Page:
Seen clinging lifelessly to one of the bike racks outside Brixton tube station yesterday was this heavily plundered bike, bereft of its wheels.
The owner had made the foolish mistake of only locking the frame to the rack and not securing the wheels, so ne’er do wells had swiftly spirited them away.
Picking at the skeleton
The bike looks quite new too, and although the saddle and some fittings currently remain intact, I suspect that they’re not long for this world either.
Read on for some useful tips about protecting your wheels o’ steel on the mean streets:
Bike locking tips
First off, get yourself a good quality lock (preferably two) and make sure you lock it up in a well-lit area covered by CCTV.
Don’t buy cheap locks or string-thin cable locks because they can be broken apart in seconds, and make sure that you’re locking your bike to something immoveable (secure it to a short pole and they’ll simply lift the bike over the top).
(There is a certain irony to the fact that when you shell out a ton of cash for a super lightweight speedy bike, you then have to weigh yourself down with ten ton locks).
Don’t forget the wheels
Learn from the lesson of the Brixton bike, and make sure that the wheels are also secured to the rack and not just the frame.
If you can, lock your bike up in busy areas where there’s outdoor dining areas, glass fronted cafes/bars etc – that way the thief can’t be sure that you’re not watching them.
Make it crappy
Like magpies, thieves generally go for nice shiny things, so the more you crapify your bike, the less chance there is of it being half-inched by ne’er do wells.
One easy way is to wrap the frame in old inner tubes, or use electrician’s tape to cover up the expensive brand name.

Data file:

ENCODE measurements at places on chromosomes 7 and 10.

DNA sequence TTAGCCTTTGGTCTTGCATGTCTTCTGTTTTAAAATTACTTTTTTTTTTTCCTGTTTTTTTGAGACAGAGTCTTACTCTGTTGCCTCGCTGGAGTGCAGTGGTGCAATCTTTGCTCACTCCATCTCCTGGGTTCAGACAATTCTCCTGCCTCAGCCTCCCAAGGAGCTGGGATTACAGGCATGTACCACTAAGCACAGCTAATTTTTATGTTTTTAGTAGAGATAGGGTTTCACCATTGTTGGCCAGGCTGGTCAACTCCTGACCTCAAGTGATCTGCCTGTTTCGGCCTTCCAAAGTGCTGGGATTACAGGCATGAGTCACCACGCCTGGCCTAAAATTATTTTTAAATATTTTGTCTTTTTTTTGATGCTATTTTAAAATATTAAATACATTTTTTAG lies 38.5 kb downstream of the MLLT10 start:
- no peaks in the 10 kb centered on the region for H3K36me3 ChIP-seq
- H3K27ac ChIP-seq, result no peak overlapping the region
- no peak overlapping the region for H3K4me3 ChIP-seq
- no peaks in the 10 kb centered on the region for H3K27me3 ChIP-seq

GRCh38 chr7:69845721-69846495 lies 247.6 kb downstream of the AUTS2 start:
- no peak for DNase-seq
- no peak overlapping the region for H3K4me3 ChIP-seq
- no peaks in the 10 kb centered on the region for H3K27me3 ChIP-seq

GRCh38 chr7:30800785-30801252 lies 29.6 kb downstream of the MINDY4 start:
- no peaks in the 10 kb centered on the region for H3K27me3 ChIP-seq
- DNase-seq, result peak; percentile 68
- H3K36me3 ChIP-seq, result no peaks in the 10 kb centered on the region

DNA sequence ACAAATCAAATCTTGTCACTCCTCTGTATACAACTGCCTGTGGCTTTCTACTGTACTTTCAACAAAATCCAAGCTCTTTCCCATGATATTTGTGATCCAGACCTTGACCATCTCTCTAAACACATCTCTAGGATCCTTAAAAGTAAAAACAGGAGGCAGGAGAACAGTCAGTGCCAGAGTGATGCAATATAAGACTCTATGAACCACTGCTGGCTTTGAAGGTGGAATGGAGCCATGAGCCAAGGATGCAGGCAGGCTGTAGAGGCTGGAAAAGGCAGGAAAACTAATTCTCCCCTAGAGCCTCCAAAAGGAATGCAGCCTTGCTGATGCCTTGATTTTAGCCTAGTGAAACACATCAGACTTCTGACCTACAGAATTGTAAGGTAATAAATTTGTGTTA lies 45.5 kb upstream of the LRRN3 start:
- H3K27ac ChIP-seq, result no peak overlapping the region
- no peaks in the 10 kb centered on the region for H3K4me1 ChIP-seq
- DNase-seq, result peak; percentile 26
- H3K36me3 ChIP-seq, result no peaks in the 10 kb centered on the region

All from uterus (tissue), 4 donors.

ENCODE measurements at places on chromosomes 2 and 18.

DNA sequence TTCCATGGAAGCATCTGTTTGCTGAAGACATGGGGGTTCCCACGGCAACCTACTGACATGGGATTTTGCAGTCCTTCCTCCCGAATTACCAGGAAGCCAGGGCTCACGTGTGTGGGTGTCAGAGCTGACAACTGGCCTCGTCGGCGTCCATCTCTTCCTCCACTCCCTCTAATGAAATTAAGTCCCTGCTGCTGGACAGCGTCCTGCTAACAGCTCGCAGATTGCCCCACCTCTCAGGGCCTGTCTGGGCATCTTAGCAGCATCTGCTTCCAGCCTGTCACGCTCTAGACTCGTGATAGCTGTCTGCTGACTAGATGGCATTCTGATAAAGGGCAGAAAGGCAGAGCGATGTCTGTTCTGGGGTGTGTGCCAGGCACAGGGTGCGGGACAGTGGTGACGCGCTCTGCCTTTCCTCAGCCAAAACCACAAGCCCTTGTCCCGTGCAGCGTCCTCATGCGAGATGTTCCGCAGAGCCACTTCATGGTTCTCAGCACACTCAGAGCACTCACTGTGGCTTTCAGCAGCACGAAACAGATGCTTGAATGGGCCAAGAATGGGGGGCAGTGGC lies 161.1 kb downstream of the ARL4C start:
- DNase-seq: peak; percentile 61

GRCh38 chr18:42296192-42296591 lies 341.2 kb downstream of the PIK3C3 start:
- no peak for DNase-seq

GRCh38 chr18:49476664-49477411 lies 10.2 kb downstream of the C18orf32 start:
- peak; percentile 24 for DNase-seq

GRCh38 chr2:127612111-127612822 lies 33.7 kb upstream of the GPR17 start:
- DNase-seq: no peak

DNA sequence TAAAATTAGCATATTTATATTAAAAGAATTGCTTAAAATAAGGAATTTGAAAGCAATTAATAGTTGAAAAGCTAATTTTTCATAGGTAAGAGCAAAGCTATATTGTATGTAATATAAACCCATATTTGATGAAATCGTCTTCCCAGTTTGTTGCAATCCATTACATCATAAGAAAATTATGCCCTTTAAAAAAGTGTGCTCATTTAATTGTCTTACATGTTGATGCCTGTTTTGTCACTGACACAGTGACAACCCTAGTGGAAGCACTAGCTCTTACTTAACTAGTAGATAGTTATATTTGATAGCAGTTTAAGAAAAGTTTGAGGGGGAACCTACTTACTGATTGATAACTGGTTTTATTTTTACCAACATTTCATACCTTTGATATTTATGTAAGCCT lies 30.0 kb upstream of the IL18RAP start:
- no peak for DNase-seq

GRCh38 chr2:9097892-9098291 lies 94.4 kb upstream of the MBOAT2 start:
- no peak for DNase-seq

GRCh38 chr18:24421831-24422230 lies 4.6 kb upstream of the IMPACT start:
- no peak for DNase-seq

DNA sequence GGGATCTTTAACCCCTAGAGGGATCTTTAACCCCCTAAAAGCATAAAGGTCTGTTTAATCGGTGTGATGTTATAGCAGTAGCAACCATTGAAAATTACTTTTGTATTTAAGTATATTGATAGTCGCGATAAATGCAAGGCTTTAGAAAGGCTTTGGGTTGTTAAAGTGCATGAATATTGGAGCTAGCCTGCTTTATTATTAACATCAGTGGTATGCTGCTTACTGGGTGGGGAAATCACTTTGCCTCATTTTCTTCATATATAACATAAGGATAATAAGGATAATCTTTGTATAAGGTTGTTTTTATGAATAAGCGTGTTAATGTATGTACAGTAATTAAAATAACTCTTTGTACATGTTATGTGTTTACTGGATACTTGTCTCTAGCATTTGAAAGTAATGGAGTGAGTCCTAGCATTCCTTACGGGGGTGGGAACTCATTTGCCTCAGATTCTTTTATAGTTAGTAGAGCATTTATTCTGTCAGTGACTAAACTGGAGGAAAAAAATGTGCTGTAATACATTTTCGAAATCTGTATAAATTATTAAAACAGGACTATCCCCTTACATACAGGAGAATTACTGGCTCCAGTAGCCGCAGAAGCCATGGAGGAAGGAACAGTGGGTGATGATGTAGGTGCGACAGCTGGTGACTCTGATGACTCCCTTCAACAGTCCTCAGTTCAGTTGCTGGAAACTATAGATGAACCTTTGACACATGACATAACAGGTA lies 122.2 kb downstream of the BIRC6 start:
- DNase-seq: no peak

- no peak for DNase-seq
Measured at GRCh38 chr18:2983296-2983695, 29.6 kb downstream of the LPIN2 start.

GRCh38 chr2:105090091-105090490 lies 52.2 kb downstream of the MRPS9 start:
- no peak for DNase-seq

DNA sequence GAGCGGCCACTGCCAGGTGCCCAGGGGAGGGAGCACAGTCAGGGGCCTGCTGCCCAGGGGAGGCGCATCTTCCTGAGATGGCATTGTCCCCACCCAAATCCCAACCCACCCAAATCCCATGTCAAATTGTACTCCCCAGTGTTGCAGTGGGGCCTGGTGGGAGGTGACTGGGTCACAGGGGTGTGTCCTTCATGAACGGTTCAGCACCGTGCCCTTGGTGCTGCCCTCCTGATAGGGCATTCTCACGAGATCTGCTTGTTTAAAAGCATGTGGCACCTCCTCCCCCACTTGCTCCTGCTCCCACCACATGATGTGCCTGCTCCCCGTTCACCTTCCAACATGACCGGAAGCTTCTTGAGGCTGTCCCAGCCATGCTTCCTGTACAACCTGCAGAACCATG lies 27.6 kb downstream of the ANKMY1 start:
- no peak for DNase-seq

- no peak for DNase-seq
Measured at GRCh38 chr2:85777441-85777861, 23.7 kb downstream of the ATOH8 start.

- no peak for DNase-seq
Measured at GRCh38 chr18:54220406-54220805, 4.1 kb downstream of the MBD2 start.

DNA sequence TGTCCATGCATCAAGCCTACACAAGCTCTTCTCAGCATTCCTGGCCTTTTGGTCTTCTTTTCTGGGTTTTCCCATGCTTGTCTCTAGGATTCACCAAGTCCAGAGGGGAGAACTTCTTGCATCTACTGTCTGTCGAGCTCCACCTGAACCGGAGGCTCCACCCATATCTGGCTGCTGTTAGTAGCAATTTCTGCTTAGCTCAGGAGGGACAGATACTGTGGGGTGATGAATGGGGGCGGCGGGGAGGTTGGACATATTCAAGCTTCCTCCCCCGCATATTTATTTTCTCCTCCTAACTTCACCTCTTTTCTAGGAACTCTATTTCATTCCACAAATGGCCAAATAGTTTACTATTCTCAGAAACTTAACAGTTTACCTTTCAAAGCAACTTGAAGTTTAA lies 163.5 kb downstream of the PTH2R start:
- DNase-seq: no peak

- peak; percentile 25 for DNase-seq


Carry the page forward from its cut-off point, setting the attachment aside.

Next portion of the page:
If you’ve got an expensive saddle, take it with you, or secure it with a cable – and don’t forget your lights and speedo as the bastards will have those away in a jiffy too.
Lock it tight
A lot of bike thieves are opportunistic in nature, so if your bike is sat next to ones that aren’t so well secured, chances are they’ll go for the easy route and nick those instead.
That said, there certainly are some well organised criminal gangs purloining posh pushbikes from the pavements – I once had a beautiful and rather rare Kuwahara mountain bike stolen from Islington town centre – and that had been securely fastened by two hefty D-Locks and a thick cable. The feckers.
The sad conclusion
Realistically, all good locks can do in the face of pro thieves is make their task a bit more time consuming – if the scumbags want your bike, then they have the tools to get it, eventually.
If you really, really value your bike and would cry oceans of tears if it was nicked, the only thing you can do to guarantee that it stays in your possession is to never leave it locked up outside – or get yourself a folding bike instead and carry it around with you.
Although it won’t stop your bike getting nicked, it’s worth registering your bike on property databases like Bike Shepherd, Immobilise and Bike Register – these services increase the chances of getting your stolen property recovered if/when your bike goes west.
Read part two of our guide:
More bike locking tips: watch these videos and protect your bike!